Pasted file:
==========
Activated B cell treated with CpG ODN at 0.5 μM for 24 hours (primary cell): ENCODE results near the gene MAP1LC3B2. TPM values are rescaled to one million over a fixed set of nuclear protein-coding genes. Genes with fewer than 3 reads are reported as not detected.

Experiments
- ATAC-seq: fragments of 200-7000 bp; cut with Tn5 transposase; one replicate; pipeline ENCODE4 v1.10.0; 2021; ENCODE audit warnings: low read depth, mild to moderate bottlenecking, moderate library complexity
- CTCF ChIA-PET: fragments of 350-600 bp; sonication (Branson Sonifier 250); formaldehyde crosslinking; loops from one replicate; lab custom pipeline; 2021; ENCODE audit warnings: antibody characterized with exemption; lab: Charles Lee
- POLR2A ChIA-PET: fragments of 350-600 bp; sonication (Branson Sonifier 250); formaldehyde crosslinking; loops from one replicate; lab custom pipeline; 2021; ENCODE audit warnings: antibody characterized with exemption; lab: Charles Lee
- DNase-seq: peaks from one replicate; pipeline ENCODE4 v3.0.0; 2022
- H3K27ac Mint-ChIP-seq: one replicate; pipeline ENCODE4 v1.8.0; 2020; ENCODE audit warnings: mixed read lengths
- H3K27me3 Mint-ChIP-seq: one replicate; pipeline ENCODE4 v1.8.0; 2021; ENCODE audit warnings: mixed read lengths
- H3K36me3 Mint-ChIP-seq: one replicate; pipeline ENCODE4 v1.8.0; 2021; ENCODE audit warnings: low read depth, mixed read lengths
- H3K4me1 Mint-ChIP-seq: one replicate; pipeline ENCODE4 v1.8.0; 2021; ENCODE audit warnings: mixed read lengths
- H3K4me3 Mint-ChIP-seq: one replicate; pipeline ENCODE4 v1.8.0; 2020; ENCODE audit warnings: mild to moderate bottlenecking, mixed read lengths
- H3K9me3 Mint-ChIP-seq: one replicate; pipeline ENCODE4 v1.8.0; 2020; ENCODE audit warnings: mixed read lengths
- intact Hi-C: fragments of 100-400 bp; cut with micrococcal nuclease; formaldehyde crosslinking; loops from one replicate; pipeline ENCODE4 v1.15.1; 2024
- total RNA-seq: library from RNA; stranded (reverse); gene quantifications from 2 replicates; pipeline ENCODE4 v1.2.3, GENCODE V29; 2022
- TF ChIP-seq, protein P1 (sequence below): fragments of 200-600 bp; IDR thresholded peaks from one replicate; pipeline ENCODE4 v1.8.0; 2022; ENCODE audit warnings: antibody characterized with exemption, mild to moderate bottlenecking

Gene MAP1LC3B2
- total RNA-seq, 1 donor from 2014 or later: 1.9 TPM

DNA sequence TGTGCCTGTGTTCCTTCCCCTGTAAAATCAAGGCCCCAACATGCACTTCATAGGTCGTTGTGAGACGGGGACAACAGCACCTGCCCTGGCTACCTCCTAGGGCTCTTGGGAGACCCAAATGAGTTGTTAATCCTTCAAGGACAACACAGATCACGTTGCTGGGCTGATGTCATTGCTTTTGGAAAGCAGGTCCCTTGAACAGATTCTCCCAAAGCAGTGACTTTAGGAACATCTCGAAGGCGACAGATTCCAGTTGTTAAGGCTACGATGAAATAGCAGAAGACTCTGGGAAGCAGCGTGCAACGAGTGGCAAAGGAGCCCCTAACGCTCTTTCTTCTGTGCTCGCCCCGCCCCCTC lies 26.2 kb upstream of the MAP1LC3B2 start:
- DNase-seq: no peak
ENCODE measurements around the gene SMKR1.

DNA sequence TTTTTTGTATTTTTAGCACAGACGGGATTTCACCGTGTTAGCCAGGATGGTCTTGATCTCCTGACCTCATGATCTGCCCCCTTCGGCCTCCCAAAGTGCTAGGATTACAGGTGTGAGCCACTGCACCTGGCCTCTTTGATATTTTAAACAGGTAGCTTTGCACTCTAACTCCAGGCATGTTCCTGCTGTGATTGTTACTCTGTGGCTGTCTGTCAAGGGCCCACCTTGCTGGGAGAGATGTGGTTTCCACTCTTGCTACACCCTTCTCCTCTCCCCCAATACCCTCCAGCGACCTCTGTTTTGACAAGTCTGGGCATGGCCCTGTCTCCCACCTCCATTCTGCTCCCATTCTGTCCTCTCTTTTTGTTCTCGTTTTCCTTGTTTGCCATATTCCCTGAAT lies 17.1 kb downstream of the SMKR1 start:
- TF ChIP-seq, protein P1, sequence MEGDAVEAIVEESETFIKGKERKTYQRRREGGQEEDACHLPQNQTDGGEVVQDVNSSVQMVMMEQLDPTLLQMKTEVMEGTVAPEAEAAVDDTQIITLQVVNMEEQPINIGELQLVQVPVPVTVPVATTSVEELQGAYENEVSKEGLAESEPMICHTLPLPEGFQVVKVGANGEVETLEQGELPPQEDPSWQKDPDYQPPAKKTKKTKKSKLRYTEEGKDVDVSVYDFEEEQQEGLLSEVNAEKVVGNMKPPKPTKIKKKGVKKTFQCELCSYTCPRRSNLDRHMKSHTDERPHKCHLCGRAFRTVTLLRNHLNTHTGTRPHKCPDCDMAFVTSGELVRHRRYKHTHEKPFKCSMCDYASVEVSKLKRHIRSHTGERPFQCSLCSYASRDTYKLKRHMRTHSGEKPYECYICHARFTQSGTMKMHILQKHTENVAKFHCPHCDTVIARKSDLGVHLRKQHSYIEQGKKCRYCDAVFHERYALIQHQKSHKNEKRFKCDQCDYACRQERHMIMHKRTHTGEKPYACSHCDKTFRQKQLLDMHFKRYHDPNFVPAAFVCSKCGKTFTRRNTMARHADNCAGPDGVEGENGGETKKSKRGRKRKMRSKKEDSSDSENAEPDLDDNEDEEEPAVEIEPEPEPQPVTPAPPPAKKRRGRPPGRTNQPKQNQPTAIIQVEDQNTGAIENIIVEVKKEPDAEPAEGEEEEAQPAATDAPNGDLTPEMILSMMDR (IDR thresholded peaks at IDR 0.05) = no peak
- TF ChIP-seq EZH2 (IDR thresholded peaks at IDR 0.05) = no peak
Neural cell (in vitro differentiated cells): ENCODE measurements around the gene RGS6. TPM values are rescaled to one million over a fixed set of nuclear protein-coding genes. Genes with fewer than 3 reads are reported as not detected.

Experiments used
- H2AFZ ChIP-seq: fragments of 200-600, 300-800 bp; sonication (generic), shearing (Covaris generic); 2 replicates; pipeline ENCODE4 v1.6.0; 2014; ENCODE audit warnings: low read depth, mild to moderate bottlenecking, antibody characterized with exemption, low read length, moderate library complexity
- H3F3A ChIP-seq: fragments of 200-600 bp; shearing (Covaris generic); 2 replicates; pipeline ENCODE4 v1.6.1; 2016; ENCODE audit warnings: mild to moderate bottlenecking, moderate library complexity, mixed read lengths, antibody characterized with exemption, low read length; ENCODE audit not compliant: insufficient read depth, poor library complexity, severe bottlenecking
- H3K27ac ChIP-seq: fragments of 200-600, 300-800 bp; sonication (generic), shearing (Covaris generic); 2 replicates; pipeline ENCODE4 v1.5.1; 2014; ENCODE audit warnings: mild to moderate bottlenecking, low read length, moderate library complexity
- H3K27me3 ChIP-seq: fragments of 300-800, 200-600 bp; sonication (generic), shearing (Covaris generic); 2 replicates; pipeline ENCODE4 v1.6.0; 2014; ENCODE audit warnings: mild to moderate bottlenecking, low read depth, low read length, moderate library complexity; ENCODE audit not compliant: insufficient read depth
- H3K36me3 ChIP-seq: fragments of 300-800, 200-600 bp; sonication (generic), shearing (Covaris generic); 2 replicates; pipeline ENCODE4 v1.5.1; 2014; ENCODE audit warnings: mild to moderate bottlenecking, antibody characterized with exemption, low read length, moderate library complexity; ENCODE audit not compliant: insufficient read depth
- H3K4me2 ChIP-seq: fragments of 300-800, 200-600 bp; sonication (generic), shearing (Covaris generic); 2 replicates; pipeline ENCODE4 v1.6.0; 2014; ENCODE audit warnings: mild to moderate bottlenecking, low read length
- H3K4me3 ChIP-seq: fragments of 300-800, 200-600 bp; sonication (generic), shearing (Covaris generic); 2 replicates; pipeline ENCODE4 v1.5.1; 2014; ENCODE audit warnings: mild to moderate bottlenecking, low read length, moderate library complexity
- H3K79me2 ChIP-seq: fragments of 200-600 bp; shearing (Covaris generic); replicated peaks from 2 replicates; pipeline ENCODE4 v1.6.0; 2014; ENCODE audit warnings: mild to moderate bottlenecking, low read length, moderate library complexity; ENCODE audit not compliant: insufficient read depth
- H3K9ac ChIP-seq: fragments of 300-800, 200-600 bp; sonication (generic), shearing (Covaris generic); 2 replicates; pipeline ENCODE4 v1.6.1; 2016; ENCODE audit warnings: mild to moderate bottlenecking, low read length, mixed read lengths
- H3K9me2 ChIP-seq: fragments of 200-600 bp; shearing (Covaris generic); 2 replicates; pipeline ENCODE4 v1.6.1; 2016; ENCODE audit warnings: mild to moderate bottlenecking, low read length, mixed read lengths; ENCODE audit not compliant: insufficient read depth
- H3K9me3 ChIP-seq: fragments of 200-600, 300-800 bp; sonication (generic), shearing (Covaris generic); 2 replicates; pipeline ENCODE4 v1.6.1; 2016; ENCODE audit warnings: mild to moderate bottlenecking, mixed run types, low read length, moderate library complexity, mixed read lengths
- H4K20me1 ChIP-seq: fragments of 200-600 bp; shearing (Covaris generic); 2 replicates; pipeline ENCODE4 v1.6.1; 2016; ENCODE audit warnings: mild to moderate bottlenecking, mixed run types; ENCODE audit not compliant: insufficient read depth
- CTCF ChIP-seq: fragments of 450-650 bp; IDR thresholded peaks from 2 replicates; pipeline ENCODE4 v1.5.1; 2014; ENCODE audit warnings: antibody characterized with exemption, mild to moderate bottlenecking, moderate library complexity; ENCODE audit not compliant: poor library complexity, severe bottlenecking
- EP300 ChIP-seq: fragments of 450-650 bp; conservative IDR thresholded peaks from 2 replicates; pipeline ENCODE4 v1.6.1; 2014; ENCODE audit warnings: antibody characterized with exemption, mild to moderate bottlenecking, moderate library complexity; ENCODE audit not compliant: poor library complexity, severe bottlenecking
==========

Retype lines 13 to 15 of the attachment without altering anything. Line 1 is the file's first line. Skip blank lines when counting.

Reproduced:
- intact Hi-C: fragments of 100-400 bp; cut with micrococcal nuclease; formaldehyde crosslinking; loops from one replicate; pipeline ENCODE4 v1.15.1; 2024
- total RNA-seq: library from RNA; stranded (reverse); gene quantifications from 2 replicates; pipeline ENCODE4 v1.2.3, GENCODE V29; 2022
- TF ChIP-seq, protein P1 (sequence below): fragments of 200-600 bp; IDR thresholded peaks from one replicate; pipeline ENCODE4 v1.8.0; 2022; ENCODE audit warnings: antibody characterized with exemption, mild to moderate bottlenecking